Results 1 to 10 of 10
02-11-2016, 09:36 AM #1
You Don't Need to Put on Body Fat to Gain Muscle
Last edited by BeamJ; 02-12-2016 at 12:41 PM.
03-06-2016, 04:55 AM #2
07-20-2016, 01:00 PM #3
07-21-2016, 08:16 AM #4
- Join Date: Jul 2016
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Great article. This information needs to become more known as too much bulk/cut/repeat articles exist which are not accurate.
08-05-2016, 02:31 PM #5
Hi I'm a 14 year old male 5'5 and I've been gyming for about 1/2 a year now trying to cut body fat (62kg-47kg) which worked but now I want to build lean muscle and I am really struggling I'm gyming 3 times a week doing a full body workout all thoes 3 days I was eating like 1600 calories to burn all that fat away now I want to lean bulk but like I said I'm struggling macros wise and calories wise I'm thinking of going 2250 calories but I think that is a bit much Any help I would like all the help I can get like what macros to eat and how may calories to eat. I am also a big believer of IIFYM so please help I want to build lean muscle with of course ( minimising fat). All help/advice is appreciated.
08-15-2016, 11:16 AM #6
Fat tissue can't lift weights.
10-11-2016, 12:24 AM #7
we can do bulking and cutting parallely. good post. thanks
10-12-2016, 07:09 AM #8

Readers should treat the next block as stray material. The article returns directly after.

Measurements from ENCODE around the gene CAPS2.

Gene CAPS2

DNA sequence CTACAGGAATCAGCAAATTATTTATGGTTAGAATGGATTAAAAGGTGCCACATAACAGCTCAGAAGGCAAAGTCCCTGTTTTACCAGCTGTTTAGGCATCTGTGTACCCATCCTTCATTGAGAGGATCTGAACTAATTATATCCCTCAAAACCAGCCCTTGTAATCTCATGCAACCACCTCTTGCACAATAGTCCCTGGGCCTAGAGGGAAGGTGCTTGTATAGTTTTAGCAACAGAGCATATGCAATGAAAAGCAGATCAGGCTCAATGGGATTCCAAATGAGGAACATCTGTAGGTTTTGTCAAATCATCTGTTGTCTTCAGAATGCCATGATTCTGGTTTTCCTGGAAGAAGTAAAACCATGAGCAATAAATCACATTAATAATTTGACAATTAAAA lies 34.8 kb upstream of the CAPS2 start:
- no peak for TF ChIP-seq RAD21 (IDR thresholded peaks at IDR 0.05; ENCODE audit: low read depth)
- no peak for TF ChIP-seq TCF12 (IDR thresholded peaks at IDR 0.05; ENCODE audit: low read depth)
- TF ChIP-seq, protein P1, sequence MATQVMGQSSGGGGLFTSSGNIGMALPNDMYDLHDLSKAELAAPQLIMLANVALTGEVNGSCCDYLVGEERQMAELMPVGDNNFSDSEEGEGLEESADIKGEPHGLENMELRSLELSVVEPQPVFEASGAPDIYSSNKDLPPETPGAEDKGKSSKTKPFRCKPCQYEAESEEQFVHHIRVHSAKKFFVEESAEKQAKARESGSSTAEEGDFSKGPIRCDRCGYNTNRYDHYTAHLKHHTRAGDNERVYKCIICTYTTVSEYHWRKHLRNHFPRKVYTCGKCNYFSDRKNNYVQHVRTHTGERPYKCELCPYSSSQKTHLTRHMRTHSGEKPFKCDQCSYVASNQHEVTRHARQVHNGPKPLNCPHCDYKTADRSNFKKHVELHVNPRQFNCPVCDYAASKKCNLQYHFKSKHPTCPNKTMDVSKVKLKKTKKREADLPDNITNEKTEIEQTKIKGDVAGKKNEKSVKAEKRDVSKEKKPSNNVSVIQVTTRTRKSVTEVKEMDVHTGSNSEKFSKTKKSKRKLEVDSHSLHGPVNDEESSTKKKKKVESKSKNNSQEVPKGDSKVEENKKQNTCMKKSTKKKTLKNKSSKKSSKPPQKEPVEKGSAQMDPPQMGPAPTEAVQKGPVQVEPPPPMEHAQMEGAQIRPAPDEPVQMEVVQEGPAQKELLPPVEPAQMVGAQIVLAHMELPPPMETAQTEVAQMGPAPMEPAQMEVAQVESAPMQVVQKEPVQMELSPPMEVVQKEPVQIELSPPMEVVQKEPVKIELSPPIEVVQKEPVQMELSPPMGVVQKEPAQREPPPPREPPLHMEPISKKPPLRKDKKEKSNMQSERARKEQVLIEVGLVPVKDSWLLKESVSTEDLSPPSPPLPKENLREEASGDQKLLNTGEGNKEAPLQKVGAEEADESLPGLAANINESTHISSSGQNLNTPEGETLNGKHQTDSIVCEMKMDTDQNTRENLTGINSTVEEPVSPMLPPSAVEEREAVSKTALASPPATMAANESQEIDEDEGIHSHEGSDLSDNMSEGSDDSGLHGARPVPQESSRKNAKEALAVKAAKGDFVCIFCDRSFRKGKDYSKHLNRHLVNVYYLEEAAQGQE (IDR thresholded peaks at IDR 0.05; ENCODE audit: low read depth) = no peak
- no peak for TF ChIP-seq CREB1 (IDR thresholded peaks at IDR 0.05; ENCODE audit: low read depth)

Good post, but basically explaining a recomp strategy (which I happen to agree with btw)We're all gonna make it.
10-12-2016, 04:08 PM #9
Yeah, I'm convinced that I've put on a slight amount of muscle during my cut. However, there will always be people who deny that this is possible.Total weight loss so far, June 6th 2016 - March 6th 2017: 46.1 kg (101.6 lbs)
My journey: http://forum.bodybuilding.com/showthread.php?t=173476831
10-16-2016, 10:13 AM #10
I'm sorry but go up to anybody in the gym who looks like they've had even just a little bit of success building muscle and ask them if they eat in a surplus when trying to build muscle and every single one of them will say yes.. 100% of them.
I've never come across anybody who has even made reasonable gains and them be in a deficit.
This is like something you'd read in Men's Health lol.
Has anybody ever met anyone aesthetically pleasing who has never been in a surplus?! Imagine if I went into work tomorrow and told all the other PTs to just eat enough protein and some complex carbs. I'd get laughed out the gym.
If there's anybody who has actually done what you are saying and been successful naturally then fair enough but I'd challenge the point that they don't actually know their tdee and just think they're not in a surplus.
Also... at the end of your post it says that your body will just burn fat when in a deficit for energy, but what happens then when you run out of fat to burn for energy?!